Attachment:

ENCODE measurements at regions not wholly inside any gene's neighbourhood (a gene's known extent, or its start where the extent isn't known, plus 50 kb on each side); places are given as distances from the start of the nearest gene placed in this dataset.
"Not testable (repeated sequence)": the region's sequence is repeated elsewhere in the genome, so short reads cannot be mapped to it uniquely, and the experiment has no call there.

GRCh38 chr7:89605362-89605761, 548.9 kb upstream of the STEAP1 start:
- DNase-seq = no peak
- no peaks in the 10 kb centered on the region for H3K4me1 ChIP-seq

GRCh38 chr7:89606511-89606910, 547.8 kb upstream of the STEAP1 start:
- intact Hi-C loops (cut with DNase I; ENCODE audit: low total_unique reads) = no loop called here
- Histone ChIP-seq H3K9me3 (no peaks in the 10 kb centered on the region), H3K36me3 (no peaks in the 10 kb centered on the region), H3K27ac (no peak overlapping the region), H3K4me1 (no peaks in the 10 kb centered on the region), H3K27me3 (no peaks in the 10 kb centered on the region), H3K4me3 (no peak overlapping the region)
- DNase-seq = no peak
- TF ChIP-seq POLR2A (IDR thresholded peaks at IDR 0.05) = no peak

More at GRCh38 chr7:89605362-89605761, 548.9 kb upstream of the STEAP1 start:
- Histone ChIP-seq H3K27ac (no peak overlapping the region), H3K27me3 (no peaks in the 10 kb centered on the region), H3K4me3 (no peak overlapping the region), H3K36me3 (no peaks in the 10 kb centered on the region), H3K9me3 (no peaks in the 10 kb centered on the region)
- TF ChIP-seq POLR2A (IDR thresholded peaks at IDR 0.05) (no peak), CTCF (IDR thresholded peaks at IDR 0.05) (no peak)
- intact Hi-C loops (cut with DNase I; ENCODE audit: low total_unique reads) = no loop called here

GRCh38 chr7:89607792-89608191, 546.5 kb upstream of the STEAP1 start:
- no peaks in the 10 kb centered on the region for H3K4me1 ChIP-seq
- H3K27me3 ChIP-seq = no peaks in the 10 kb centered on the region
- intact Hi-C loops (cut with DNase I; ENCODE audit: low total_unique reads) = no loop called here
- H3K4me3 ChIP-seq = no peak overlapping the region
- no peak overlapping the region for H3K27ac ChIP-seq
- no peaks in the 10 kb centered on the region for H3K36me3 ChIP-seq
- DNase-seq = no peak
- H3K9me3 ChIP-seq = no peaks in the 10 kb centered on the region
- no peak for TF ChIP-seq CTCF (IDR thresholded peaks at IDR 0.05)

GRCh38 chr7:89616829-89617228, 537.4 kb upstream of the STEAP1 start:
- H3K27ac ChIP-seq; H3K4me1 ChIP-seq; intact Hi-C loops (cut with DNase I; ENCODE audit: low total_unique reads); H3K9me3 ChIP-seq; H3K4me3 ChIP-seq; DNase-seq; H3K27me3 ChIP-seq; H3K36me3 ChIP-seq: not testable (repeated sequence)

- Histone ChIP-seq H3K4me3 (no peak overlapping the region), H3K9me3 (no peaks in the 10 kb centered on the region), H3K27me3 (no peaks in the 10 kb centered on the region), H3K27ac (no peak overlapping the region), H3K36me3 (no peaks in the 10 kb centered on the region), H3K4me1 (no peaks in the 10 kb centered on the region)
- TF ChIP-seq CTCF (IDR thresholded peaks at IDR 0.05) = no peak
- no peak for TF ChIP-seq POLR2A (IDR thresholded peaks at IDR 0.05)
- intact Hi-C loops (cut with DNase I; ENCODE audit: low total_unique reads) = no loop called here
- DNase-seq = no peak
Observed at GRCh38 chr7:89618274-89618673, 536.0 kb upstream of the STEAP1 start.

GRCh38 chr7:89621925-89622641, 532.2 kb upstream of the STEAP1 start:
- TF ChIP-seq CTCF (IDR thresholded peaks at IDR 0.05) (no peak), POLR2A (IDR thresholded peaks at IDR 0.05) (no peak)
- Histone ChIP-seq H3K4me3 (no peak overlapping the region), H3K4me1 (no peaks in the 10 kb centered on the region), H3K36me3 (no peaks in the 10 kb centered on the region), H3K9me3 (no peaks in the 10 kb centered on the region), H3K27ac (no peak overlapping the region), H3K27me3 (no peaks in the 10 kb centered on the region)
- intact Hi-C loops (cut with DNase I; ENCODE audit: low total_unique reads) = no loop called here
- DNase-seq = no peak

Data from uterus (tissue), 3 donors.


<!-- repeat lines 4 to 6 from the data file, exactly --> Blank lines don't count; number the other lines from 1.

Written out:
- DNase-seq = no peak
- no peaks in the 10 kb centered on the region for H3K4me1 ChIP-seq

GRCh38 chr7:89606511-89606910, 547.8 kb upstream of the STEAP1 start: